One of the first things that struck us when we got to Lima, Peru on our quest for authentic food, was the high number of Chinese restaurants. At literally every corner, you see Chinese restaurants called Chifa selling Peruvian Chinese food. We were surprised as we did not expect to see such a dominant influence of the Chinese. We knew that this phenomenon needed further investigation.
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The Chinese Influence in Lima
To understand the Chifas and the Chinese influence in Peru, we started by visiting the local Chinatown in Lima. We learned that Barrio Chino de Lima is one of the Western Hemisphere’s earliest Chinatowns. The Chinese were the first Asians to arrive in Peru between 1848 and 1874. These early immigrants came as laborers with most staying and establishing small businesses and restaurants.
The Chinese introduced new ingredients such as ginger, soy sauce and scallions while maintaining their traditional cooking methods. They also used local ingredients like sweet pineapples and bananas from the Amazon and potatoes from the Andes highlands to create a new cuisine called Chifa.
Chifa reflects a fusion by Chinese Peruvians of the products that the Chinese brought with them and those that they found in Peru. In Chinese, “chi” means to eat and “fan” means rice. This is the origin of the delicious Peruvian Chinese food.
5 Must Try Chifa Dishes
Where to eat Chifa and what to eat quickly became our next challenge. With thousands of Chifa restaurants in all districts of Lima and many in the Lince neighborhood where we were staying, we had plenty to choose from. We decided to take the simple route and check out a couple of restaurants in the neighborhood trying a different Peruvian Chinese food at each restaurant.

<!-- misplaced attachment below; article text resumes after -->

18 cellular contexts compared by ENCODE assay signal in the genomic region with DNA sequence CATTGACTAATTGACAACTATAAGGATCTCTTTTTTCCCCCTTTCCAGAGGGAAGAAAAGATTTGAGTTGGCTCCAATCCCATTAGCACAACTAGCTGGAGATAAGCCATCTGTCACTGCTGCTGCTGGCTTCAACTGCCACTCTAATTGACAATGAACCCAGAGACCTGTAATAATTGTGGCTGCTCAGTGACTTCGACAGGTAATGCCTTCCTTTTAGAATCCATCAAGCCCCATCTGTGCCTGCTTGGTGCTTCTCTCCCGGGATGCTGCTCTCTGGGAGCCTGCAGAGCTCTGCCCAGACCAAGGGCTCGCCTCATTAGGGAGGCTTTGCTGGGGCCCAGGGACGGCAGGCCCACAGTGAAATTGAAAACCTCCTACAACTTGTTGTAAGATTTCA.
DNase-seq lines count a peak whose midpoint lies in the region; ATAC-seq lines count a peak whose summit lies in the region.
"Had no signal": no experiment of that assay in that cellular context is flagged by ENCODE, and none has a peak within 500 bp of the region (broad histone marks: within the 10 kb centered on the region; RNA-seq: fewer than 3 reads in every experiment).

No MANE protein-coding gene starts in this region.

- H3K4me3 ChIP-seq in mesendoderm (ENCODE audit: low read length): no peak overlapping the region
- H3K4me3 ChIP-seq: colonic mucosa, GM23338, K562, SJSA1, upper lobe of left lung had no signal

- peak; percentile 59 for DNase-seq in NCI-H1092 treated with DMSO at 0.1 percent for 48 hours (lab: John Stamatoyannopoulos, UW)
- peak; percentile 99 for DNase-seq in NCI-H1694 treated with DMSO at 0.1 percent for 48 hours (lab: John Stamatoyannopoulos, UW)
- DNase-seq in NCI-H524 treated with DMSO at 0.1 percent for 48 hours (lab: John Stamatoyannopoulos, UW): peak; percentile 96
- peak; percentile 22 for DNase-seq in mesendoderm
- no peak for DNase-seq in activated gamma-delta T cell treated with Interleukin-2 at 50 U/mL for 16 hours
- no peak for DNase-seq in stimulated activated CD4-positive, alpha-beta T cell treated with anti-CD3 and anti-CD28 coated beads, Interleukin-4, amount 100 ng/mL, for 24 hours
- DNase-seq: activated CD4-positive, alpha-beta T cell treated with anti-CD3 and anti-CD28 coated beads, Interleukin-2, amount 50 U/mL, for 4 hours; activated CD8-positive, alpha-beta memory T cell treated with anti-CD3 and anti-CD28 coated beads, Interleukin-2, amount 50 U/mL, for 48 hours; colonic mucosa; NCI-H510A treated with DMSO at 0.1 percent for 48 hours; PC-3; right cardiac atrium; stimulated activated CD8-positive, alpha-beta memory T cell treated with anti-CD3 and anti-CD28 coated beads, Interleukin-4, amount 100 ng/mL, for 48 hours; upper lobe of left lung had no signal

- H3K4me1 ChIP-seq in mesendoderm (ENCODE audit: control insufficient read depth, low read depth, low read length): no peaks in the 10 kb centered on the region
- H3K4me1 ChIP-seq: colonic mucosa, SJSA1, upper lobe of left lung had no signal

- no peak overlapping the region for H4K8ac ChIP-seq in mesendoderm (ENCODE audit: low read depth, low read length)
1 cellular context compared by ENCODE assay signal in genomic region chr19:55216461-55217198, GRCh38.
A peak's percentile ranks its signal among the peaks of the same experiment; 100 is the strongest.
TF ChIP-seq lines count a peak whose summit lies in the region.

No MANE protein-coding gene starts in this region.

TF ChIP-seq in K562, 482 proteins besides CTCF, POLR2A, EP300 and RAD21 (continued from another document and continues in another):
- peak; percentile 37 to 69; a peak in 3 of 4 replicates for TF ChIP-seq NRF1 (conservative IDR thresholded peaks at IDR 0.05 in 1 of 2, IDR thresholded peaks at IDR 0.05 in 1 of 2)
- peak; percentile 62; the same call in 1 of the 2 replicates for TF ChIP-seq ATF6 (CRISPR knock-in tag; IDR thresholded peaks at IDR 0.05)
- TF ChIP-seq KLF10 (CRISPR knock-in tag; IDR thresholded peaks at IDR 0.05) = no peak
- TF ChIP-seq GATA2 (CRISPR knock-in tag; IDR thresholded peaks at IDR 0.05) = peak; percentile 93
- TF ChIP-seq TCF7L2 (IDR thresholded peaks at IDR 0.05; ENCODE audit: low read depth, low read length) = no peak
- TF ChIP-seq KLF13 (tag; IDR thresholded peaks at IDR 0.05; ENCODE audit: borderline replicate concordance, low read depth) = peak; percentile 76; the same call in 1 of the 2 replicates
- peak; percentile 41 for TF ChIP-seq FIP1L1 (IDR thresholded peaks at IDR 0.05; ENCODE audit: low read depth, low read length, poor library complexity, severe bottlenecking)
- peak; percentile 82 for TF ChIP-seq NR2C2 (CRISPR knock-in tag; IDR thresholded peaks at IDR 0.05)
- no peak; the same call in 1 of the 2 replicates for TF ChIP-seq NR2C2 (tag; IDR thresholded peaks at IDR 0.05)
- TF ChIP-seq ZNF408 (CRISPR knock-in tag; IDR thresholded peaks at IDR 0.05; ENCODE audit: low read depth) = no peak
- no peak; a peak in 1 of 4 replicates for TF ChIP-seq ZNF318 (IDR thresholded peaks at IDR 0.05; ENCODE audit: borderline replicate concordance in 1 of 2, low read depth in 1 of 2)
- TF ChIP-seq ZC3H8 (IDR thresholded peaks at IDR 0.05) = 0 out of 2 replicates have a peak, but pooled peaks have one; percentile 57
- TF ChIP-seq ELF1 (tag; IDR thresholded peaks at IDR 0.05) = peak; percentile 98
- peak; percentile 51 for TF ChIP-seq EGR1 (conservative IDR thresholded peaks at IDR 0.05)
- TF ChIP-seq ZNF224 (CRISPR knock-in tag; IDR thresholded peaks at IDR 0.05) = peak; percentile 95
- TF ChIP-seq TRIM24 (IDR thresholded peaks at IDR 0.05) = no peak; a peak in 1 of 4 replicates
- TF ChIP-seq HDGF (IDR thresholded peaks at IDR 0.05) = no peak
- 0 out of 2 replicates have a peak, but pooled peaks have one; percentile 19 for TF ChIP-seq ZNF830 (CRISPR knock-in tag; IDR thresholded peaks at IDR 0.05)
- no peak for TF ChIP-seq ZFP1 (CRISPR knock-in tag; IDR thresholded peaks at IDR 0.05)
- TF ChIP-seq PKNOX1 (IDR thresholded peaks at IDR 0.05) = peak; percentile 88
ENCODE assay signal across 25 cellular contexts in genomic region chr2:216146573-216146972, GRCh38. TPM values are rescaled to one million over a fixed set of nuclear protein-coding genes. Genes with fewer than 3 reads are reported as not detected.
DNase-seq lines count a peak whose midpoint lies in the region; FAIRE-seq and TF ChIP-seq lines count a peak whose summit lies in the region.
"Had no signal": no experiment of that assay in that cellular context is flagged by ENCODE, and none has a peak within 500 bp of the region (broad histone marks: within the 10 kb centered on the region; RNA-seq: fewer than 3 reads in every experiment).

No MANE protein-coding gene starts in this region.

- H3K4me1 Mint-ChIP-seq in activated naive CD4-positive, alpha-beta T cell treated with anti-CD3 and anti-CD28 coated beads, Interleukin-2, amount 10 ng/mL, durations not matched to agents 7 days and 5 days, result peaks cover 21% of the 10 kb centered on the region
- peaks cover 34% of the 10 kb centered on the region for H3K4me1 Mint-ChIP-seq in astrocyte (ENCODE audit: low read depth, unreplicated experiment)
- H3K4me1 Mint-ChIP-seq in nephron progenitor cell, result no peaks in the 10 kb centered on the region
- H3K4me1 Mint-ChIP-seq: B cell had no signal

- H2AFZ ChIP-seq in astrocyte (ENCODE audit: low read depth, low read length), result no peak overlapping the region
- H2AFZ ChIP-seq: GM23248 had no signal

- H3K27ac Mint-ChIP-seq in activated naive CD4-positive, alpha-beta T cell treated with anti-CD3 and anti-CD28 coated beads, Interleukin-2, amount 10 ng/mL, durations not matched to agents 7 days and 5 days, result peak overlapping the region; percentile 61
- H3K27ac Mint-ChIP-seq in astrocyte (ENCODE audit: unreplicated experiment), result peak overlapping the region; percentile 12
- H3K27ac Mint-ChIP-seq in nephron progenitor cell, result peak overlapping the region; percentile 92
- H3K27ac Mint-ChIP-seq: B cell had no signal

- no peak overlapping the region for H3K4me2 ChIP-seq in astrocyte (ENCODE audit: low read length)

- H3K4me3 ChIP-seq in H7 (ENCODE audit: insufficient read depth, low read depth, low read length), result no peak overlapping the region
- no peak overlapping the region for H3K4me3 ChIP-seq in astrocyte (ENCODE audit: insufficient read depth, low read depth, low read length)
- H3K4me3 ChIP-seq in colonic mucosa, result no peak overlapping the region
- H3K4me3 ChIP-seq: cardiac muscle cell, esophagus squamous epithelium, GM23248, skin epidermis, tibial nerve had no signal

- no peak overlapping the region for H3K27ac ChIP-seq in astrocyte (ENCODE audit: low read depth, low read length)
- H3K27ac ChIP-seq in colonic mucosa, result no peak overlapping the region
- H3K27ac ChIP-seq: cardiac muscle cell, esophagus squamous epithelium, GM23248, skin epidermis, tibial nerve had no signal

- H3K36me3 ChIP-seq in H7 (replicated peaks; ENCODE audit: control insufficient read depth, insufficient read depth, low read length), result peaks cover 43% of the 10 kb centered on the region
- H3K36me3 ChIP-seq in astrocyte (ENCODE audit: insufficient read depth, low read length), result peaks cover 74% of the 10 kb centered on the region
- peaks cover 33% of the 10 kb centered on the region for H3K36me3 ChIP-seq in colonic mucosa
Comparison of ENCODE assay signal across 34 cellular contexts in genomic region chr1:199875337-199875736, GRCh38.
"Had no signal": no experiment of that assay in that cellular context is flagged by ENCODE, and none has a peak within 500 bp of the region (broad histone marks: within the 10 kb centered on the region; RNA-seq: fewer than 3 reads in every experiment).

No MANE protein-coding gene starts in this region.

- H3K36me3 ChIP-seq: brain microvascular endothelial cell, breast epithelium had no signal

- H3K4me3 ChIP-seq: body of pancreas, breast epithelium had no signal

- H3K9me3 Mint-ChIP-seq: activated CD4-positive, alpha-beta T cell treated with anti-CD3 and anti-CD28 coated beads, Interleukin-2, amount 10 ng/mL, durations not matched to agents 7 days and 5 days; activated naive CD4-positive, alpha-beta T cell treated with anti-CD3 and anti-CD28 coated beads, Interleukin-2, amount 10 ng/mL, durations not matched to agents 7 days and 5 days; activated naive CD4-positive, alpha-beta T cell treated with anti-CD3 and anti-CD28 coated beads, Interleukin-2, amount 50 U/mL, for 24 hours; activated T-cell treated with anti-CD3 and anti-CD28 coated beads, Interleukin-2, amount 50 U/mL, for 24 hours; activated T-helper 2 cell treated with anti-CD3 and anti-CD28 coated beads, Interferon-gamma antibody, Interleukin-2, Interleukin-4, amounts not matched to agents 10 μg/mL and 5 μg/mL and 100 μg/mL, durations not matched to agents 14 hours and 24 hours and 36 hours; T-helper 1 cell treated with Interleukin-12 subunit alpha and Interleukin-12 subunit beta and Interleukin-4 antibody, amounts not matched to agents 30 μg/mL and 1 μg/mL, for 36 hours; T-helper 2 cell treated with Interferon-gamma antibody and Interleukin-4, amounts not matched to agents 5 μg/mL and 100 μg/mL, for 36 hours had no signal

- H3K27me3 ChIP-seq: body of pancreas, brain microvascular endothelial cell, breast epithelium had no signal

We share below 5 Authentic Peruvian Chinese food you want to try in Peru.
#1: Arroz Chaufa
Arroz Chaufa also known as just Chaufa is the most emblematic of the Peruvian Chinese dishes. The word Chaufa comes from Cantonese and literally means fried rice. It is prepared with a mix of fried rice, vegetables, Chinese onions, garlic, ginger, eggs, and chicken, cooked in a wok with soy sauce. It can also be prepared with other meats such as pork and steak. One fun fact about this dish is the Chaufero; this refers to the cook who specializes in the art of making Chaufa.
We tried Chaufa at several Chifa restaurants in our neighborhood and found it to be a quite simple Peruvian Chinese food. It is the most basic of the Chaufas and is essentially fried rice. We took it “to go” several times when we needed something quick and easy and did not feel like cooking. It is filling and satisfying but don’t expect anything fancy.
#2: Chaufa De Marisco
A variation of the Chaufa, Chaufa de Marisco is a Chaufa prepared with seafood. Chaufa is so much a part of the Peruvian food culture that it is not only served at a Chifa restaurant. We tried Chaufa de Marisco at a Cevicheria (a place that sells ceviche) at the Surquillo farmers market.
While waiting for the Chaufa de Marisco dish, we were served a delicious soup from the juice of the cooked seafood, with cilantro and onion. A delight! The Chaufa was prepared with ají amarillo (yellow chili pepper), rice, calamaris and shrimps.